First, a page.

The Civilized World (Holt Paperbacks)
Wyss, a Hopkins fiction writing grad, infuses her debut novel with a warmth and empathy that practically radiates off the page. Using five female characters and nine interconnected stories—set in West Africa and the U.S.—she explores contemporary notions of identity, home, and forgiveness. Her women grapple with cultural differences as they navigate public and private terrain that can be baffling, and at times, downright perilous. But they persevere with a dignified sense of self that allows them to conjure compassion for others, and at vital times, for themselves. The development of Wyss’s memorable characters, especially the proprietor of the Precious Brother Salon, drive the narrative, which arcs gracefully toward an unexpected resolution.
Hon: Past, Present, & Future (Eight-Stone Press)
This special edition of William P. Tandy’s terrific zine focuses on the “hontroversy” surrounding the trademark of the term by Café Hon’s Denise Whiting. Considering the publication’s name, Tandy figured to have an opinion on the subject, and his introduction takes a multifaceted look at the origins of the word, its connotations over time, and the current uproar over ownership of it. It’s a thoughtful piece that serves as a perfect gateway to the more pointed and personal pieces by the likes of Rafael Alvarez, Bill Hughes, and Cheryl Fair that follow. Both individually and collectively, these essays get to the heart of the controversy by letting Baltimoreans articulate their feelings about an often elusive and slippery quality that makes this city so special. It speaks to what makes us so protective of local culture and customs and, in a mere 56 pages, reveals more about the fabric of the city than a rambling treatise ever could. And that’s exactly what we’ve come to expect from every issue of Smile, Hon.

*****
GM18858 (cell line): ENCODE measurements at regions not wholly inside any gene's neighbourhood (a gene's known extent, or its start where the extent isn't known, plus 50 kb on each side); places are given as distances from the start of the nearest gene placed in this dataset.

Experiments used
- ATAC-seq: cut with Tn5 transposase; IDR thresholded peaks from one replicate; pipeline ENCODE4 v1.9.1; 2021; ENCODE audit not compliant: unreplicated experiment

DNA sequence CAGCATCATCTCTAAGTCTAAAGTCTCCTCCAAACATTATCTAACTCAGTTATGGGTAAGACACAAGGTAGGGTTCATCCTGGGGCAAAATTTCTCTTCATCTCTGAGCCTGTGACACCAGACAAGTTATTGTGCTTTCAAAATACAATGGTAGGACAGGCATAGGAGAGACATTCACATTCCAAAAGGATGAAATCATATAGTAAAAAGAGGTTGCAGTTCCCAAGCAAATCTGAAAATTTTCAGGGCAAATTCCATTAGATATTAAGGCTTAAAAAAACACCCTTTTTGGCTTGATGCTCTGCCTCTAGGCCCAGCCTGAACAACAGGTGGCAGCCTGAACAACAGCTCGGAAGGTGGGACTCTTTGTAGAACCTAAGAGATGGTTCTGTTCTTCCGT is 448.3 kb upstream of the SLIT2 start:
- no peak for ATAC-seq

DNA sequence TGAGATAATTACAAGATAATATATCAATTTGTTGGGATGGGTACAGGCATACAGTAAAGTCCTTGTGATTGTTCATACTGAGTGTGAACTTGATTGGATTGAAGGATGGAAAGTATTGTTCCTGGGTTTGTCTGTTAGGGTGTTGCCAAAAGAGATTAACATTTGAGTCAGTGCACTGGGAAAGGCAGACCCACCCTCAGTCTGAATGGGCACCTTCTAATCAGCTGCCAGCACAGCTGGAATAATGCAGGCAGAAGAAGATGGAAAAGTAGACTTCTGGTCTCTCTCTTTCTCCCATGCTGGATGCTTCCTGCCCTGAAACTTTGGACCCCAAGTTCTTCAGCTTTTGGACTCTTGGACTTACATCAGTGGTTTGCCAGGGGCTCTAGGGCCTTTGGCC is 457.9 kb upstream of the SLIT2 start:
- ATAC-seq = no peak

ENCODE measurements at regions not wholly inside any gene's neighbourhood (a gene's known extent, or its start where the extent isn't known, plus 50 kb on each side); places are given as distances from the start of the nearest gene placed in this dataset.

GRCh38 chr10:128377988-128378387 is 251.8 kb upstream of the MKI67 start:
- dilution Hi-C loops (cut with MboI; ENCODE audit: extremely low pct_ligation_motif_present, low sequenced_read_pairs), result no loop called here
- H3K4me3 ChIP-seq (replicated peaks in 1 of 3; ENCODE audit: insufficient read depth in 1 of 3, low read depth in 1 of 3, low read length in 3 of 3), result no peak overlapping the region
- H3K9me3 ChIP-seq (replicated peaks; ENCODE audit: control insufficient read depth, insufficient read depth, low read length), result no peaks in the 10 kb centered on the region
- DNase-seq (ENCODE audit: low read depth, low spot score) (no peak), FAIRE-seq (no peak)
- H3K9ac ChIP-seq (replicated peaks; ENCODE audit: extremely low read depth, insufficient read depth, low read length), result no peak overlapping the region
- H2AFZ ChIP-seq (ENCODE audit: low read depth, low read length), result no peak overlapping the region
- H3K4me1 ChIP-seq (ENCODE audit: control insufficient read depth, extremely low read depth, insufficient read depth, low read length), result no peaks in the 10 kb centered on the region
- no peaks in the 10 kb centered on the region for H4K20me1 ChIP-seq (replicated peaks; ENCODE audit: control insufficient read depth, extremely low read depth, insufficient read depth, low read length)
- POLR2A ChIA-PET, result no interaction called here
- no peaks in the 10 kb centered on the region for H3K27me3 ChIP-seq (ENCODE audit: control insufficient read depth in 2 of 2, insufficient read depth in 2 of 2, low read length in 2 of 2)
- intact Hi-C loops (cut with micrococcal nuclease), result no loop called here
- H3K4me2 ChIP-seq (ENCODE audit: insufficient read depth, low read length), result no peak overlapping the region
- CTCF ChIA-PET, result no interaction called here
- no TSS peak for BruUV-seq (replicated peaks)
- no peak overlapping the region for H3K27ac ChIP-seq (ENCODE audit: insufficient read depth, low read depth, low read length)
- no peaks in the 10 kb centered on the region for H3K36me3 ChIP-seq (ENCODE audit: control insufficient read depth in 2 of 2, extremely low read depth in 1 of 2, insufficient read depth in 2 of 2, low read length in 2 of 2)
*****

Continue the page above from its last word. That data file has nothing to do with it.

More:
Hum Who Hiccup (Narrow House)
You might be tempted to compare Mason’s poems to E.E. Cummings—that is, if Cummings built Gehry-like haiku out of offhand observations, wide-eyed philosophy, made-up games, and Homeric hymns. Mason has long been a refreshing and playful presence on the local poetry scene—he’s also one-half of The Tinklers, a similarly spirited, much-beloved music duo—and here, he ups the ante with unconventional verse that bends with vulnerability and corkscrews with delight. His humming, hiccupping, and tinkling are welcome reminders that serious work doesn’t have to be dour or severe. Sometimes, it doesn’t even have to be serious.